Sell through a slump
Sell through a slump
The nationwide slump in housing has forced many home-related products and service companies to completely reevaluate their new customer acquisition strategies, which is proving to be a boon for direct marketing.
“Home-related companies that used to rely on broadcast advertising have had to pull back on those old strategies,” notes David Banko, president of Atlanta-based DART Direct Mail. “The dollars are no longer there, so what remains has to be spent more wisely and on more targeted approaches. That means more effort behind direct.”
That's not to say direct mail is a cure-all for what ails the home/shelter industry. Traditional direct strategies — especially postcard mailers targeting particular areas or ZIP codes — are no longer as effective, simply because most consumers can no longer leverage the growing equity in their homes to fund things like remodeling projects or vacation homes.
“You used to be confident that postcard mailings for home remodelers would always pay for themselves and provide a reasonable ROI,” says David Alpert, president of Great Falls, VA-based Continuum Marketing Group. “Now half a percent response would be very good and a twentieth of a percent would be more typical.”
“[Marketers] can no longer pick a ZIP code and some creative and drop it out there and see what sticks,” adds Banko. “The sales cycle has tended to be a bit longer, which is forcing direct marketers to be much more aggressive in targeting, getting out information and educating consumers a lot faster.”
With push strategies not nearly as impactful, many direct marketers — especially those on the new home sales side — are also turning to online, especially search, to pull interested prospects through the sales process.
Kelly Cutler, CEO of Marcel Media, represents Ryland Homes and the home improvement company Aeroshade. “We make sure landing pages now speak directly to keywords,” she says. “If someone types in keywords such as ‘Moving to the Dallas area,' our landing page will tout new Dallas homes that are immediately available.”
Alpert adds his clients are also putting more resources toward extending and nurturing the relationship with current or previous customers.
“We send out a lot of newsletters or invitations to events because the people who are most qualified for a residential remodeling are often those who have done remodeling before,” he says. “This also helps our client stay top of mind with those customers and can really drive referrals.”
Sharon Goldmacher, president and CEO of integrated marketing firm Communications 21, notes some traditional advertising methods, such as outdoor billboards, are still used by both realtors and home improvement firms — but even those leverage direct marketing tools and pitches.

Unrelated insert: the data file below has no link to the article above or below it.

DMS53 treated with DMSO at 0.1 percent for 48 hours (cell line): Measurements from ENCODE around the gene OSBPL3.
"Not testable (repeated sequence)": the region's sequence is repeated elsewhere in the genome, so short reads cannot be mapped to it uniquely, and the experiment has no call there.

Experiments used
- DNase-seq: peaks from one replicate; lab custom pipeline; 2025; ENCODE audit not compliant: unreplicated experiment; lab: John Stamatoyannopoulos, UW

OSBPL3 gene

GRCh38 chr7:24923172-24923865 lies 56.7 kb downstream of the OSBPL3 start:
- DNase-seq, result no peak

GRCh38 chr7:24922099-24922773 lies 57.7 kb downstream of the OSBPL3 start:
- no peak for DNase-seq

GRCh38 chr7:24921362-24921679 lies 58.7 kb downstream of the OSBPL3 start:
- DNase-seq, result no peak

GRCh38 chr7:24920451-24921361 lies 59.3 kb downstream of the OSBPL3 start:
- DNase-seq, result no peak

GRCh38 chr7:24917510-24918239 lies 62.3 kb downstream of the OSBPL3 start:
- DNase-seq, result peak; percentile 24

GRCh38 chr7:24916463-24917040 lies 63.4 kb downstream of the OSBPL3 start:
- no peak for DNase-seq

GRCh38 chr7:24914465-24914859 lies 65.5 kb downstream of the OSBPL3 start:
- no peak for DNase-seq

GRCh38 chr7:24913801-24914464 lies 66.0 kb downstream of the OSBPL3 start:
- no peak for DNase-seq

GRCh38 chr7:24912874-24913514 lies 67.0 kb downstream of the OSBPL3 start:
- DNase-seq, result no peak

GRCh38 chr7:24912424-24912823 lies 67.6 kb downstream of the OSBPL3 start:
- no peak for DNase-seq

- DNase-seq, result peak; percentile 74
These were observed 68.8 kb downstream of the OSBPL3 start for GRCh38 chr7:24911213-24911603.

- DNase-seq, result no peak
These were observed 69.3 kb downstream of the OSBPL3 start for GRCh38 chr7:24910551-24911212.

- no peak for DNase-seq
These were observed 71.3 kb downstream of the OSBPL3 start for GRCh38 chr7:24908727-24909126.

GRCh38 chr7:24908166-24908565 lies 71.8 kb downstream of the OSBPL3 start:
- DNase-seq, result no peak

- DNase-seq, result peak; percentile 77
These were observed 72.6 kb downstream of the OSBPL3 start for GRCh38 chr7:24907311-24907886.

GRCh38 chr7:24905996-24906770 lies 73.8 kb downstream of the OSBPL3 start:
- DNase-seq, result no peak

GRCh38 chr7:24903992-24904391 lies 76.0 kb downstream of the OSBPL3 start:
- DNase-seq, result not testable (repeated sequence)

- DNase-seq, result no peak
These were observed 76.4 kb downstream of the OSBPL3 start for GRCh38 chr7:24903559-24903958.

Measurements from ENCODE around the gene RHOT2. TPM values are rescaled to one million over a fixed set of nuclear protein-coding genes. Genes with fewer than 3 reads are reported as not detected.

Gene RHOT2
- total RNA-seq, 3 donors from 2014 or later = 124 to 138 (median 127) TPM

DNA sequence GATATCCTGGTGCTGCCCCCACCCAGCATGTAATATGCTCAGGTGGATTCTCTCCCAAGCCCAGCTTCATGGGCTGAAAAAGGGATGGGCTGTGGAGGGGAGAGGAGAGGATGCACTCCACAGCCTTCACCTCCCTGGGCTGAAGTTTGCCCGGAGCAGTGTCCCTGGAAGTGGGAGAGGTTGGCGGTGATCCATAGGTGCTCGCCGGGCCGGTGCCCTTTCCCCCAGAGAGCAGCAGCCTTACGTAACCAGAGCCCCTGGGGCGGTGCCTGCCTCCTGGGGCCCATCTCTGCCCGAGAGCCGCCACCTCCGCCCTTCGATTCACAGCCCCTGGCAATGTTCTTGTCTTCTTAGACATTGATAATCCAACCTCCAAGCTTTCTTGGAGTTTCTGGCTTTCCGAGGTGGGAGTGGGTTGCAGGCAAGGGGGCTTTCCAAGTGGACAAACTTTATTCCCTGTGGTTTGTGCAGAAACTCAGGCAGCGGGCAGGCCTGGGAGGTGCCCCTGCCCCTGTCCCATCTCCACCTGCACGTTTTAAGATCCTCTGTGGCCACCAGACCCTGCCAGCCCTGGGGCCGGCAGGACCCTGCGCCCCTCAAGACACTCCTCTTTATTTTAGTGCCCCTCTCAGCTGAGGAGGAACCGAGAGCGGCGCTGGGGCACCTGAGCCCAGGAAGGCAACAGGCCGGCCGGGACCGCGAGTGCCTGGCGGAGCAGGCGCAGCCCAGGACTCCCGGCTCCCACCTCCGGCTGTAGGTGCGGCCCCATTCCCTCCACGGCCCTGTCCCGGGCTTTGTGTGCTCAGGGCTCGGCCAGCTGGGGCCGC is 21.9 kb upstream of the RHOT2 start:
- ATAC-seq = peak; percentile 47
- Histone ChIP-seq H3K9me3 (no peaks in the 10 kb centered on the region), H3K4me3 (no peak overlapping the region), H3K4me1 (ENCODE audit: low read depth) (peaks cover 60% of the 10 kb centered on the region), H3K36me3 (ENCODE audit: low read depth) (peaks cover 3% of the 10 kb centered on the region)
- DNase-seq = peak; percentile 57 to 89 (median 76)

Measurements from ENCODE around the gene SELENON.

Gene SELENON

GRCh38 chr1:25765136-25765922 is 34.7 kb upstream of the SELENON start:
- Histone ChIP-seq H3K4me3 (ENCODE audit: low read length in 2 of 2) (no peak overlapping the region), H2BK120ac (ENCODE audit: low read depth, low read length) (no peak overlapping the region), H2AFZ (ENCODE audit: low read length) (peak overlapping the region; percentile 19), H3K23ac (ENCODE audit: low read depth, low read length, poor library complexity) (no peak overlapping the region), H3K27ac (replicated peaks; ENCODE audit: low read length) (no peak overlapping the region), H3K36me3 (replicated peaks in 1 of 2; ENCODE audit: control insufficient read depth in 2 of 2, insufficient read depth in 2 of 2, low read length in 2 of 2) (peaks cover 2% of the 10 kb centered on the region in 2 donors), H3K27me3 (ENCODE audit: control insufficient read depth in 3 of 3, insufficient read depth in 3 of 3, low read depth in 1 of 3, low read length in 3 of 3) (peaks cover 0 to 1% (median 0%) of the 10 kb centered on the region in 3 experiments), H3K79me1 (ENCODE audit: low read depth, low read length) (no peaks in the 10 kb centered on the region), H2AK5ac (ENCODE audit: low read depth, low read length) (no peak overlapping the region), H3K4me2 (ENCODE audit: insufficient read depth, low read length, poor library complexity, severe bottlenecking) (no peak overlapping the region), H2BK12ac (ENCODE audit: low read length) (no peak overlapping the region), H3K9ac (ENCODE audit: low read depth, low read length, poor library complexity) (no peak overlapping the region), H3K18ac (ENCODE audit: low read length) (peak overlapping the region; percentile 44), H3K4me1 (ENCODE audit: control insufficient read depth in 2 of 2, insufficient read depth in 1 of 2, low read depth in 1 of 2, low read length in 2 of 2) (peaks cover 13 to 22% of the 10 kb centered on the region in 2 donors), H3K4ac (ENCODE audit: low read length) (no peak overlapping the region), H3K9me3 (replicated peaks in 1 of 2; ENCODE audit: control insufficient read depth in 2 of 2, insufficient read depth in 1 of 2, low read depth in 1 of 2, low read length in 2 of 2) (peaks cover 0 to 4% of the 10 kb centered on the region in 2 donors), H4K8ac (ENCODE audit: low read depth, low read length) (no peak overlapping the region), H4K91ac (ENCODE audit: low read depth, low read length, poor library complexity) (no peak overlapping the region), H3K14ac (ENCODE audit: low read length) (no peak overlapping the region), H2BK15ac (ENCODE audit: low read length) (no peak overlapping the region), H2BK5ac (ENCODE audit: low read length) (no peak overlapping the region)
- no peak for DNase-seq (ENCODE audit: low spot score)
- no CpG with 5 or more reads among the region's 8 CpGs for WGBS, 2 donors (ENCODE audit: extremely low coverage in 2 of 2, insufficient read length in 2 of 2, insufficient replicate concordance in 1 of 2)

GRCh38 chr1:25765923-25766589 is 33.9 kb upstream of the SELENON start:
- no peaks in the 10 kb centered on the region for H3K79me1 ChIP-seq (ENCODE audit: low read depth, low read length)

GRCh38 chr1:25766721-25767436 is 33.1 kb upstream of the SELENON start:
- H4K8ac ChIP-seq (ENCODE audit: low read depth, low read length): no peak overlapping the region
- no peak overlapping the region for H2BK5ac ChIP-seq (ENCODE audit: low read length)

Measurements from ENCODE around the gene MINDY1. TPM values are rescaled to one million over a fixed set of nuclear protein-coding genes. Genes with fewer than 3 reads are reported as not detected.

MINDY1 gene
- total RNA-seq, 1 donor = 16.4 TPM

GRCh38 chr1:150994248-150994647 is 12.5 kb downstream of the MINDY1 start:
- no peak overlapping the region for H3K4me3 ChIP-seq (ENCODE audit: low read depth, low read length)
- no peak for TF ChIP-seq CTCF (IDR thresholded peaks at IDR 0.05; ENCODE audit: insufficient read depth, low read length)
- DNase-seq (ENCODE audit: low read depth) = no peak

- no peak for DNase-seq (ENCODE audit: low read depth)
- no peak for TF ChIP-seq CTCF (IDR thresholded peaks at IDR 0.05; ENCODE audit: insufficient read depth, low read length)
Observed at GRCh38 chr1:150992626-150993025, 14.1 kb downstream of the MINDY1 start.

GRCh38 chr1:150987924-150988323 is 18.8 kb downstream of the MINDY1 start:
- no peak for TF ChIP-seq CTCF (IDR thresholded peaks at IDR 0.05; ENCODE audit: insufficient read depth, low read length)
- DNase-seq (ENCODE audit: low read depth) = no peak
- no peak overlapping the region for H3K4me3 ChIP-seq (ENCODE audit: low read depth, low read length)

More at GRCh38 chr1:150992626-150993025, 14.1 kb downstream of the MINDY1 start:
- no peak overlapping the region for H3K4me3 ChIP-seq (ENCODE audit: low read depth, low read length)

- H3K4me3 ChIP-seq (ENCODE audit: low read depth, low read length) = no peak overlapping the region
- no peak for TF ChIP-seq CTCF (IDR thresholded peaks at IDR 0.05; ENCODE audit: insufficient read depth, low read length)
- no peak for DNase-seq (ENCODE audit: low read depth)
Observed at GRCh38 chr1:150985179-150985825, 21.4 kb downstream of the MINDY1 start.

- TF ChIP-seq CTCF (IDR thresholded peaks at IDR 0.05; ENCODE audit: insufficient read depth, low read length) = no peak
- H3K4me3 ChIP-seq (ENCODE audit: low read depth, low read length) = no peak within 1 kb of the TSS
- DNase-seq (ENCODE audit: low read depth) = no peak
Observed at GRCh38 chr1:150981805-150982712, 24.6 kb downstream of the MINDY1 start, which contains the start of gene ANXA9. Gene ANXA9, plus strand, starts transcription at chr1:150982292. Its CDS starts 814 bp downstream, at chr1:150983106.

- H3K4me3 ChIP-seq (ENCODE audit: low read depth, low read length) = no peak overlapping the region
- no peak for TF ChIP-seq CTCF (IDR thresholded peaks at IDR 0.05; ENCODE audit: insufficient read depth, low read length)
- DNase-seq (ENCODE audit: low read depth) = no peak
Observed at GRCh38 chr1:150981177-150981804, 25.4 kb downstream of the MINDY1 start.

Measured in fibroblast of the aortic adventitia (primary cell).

“Condos and communities now have billboards that say ‘Text us' and with that they're able to capture people's phone numbers and information you wouldn't normally get,” she says.
Regardless of the channel, Goldmacher stresses messages for home/shelter direct marketing campaigns need to be concise and always accompanied by great art.
“Video is still not quite where it needs to be in order to embed it in e-mail,” she adds. “But, especially on the Web, we find that we really rely on images to get people to sign up.”
Oldcastle Architectural: Contest
The goal of the 2007 “Ugly Patio” contest for building materials supplier Oldcastle Architectural was to drive both brand awareness and lead generation. Backed by an e-newsletter, postcards, a Web site and some PR, this seven-month campaign by Atlanta-based Communications 21 was able to generate more that 525,000 hits to the Ugly Patio Web site, with more than 20% of visitors staying on the site in excess of two minutes.
Gutter Helmet: Postcard campaign
This oversized direct response postcard campaign managed by DART Direct Mail for Gutter Helmet, a national home improvement company specializing in gutter protection, digitally tracked and recorded each of the phone call responses generated from the campaign. DART used the caller address tracking data to determine best response days, most active ZIP codes, and best overall zones in order to make secondary mailings more effective.
This ongoing print newsletter campaign was created and managed by Continuum Marketing for Minneapolis-based residential design/build remodeling firm SilverMark and targets a combination of previous customers and others who have expressed interest in the company. Containing seasonal maintenance reminders along with remodeling tips and trends, the newsletter has nurtured and extended customer relationships. It has resulted in a near doubling of SilverMark's repeat and referral business since its launch.